SB 199: Clarifying Worker Classification in the Gig Economy
This bill did not receive a vote.
Today’s gig economy is a shining example of the norm-shifting potential of innovations. Working in the gig economy could mean designing websites, creating musical tracks, picking up and delivering groceries, or offering rides around town. Realistically, a worker participating in the gig economy could do all of these things to earn income throughout the year, capitalizing on the entrepreneurial opportunity afforded by gig platforms in the modern service economy. This entrepreneurial opportunity is a driving factor in growing the gig economy, which made up over 55 million jobs in 2017.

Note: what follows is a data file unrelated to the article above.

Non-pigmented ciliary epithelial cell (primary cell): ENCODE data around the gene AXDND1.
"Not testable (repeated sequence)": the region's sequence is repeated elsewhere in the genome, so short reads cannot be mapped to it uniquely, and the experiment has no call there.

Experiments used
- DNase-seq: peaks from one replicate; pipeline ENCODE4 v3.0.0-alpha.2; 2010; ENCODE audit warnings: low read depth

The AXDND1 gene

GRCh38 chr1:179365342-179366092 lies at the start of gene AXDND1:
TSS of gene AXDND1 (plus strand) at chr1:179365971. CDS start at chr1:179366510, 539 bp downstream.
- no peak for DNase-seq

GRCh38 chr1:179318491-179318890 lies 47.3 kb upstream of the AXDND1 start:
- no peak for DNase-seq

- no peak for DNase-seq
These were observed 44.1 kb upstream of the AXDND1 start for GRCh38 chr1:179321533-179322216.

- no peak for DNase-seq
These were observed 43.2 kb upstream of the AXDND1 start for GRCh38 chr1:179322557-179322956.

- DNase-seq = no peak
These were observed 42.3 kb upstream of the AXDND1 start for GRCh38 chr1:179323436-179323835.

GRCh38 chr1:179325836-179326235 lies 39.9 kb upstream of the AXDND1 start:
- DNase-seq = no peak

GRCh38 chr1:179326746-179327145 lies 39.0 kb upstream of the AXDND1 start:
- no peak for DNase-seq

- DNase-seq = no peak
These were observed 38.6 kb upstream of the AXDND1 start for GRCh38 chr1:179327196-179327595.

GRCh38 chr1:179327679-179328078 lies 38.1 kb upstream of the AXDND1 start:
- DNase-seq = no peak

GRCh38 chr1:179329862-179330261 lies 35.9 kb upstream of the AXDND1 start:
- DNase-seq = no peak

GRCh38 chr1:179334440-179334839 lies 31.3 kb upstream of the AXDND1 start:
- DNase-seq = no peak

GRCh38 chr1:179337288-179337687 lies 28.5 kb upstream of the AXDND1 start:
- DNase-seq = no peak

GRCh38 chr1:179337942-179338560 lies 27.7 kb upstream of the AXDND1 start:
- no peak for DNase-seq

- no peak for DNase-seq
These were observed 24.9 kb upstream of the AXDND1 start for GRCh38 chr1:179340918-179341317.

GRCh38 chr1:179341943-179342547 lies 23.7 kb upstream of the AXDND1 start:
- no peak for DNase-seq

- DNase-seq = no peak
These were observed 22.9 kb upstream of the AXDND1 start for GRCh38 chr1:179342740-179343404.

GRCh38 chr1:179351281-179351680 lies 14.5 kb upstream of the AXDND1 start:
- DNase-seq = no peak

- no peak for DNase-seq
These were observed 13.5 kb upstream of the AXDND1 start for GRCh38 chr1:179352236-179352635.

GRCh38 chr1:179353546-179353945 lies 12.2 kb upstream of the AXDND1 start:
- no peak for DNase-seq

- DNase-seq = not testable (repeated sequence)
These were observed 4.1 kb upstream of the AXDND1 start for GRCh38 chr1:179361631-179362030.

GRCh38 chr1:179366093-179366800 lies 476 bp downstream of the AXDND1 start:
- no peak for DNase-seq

Yet, despite the flourishing growth of employment opportunities afforded by the modern gig economy, worker classification laws are tied to the workplace norms of the past. The National Labor Relations Act of 1935, passed at the height of the Great Depression, laid out the prevailing framework for worker classification, which is still used today. Gig platforms, by contrast, were unimagined at that time and, today, are left unaddressed.
This gap in employment law leaves gig platforms on shaky ground. In addition to deterring platforms from entering the market, this also means the more than 55 million jobs created by the gig economy are subject to uncertainty.
The first step toward offering regulatory certainty, protecting gig economy jobs, and welcoming more platforms to Utah is the proposed Senate Bill 199, sponsored by Senator John Johnson. This bill clearly defines the relationship between gig platforms and gig workers. This bill will create a clear legal framework to define gig platforms and gig workers in a way that will encourage new innovations and opportunities in Utah. If passed, this bill will put Utah in a position to lead the way for the gig economy and the future of work.